The prescription drug bill may have temporarily taken Medicare "off the table" for the 2004 election, but Republicans will be bedeviled for decades by its rising costs and complexity. At current growth rates, Medicare, its cousin Medicaid and Social Security will consume a fifth of the nation's gross national product by 2020. That number represents the current size of the entire federal government.
So these geniuses, the Republicans, put through the biggest entitlement program since LBJ’s Great Society just so that Medicare would not be an issue in the 2004 election?
Here’s some more of their brilliant strategery:
What accounts for the dramatic increase in the number of earmarks? Jonathan Rauch, a columnist for the National Journal, says that after Republicans saw how difficult it was to reduce the size of government during the 1990s, Mr. DeLay and White House political adviser Karl Rove adopted a new model: First, build a political machine that would win a secure majority, and then tackle entitlement spending using free-market reforms.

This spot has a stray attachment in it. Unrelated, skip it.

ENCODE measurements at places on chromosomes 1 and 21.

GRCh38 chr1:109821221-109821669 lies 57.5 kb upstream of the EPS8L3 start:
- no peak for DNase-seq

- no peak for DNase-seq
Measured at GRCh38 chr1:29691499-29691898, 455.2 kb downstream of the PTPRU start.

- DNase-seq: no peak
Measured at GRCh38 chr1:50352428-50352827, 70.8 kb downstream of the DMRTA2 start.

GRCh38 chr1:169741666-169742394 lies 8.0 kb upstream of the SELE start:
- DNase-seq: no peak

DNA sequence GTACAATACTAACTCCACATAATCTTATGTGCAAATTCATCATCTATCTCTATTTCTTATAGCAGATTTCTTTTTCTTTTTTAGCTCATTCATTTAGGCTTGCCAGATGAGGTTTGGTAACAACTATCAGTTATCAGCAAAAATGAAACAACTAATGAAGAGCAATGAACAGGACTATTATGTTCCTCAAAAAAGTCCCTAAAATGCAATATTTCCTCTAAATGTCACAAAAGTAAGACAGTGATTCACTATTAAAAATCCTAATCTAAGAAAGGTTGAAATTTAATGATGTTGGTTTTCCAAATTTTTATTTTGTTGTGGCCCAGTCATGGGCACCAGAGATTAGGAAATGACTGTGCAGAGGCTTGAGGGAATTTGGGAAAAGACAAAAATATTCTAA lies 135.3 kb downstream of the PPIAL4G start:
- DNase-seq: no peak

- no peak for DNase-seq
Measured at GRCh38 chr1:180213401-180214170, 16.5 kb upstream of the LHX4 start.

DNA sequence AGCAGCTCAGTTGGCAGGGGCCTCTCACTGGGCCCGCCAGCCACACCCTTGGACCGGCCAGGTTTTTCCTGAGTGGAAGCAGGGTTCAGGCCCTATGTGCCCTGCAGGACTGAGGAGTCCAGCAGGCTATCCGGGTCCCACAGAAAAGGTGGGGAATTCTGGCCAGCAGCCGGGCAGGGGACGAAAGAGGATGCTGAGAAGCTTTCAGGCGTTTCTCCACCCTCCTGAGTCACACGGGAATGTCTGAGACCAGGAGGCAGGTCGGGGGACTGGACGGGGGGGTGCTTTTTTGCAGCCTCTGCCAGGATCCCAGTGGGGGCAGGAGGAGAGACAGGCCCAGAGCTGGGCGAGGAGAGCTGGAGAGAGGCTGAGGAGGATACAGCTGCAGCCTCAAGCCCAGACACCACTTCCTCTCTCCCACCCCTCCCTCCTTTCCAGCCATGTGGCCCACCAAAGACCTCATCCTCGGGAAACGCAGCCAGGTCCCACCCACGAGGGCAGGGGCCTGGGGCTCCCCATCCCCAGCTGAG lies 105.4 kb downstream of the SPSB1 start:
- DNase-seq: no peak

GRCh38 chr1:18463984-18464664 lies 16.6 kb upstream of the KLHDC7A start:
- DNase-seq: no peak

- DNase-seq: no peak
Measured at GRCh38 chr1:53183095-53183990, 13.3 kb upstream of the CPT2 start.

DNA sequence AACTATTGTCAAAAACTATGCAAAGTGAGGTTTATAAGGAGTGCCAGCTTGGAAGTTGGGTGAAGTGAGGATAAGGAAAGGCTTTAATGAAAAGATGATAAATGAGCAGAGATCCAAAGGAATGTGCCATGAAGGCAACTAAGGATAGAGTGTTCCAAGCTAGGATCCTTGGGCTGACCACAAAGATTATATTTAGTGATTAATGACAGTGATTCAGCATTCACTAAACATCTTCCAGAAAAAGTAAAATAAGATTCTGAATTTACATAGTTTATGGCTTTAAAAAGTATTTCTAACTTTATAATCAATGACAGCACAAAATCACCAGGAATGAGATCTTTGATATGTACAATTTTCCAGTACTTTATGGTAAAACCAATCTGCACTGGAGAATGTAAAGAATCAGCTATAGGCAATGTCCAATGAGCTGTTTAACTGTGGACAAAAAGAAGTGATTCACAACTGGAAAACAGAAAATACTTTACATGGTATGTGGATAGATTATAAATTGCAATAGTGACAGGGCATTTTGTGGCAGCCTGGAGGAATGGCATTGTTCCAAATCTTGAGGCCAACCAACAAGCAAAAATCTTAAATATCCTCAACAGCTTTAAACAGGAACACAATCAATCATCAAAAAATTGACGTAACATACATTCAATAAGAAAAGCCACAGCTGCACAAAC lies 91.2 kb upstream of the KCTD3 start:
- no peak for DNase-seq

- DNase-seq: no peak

Let me get their plan straight. They decided to increase spending so they could have a “secure majority,” then once they were “secure” they would decrease spending? But if increased spending is necessary for these titans of leadership to feel secure, you are asking them to feel less secure with subsequent spending decreases -- and how many politicians will vote in ways that threaten their power?
This is how the vaunted Republican revolution of 1994 ended up, with timid politicians expanding the welfare state in order to buy votes. It’s further evidence, if any was needed, that politics is the last place to effect meaningful change. First a culture’s philosophy must be changed; only then will politicians feel secure enough to vote for freedom instead of power.
(HT: Right Wing News)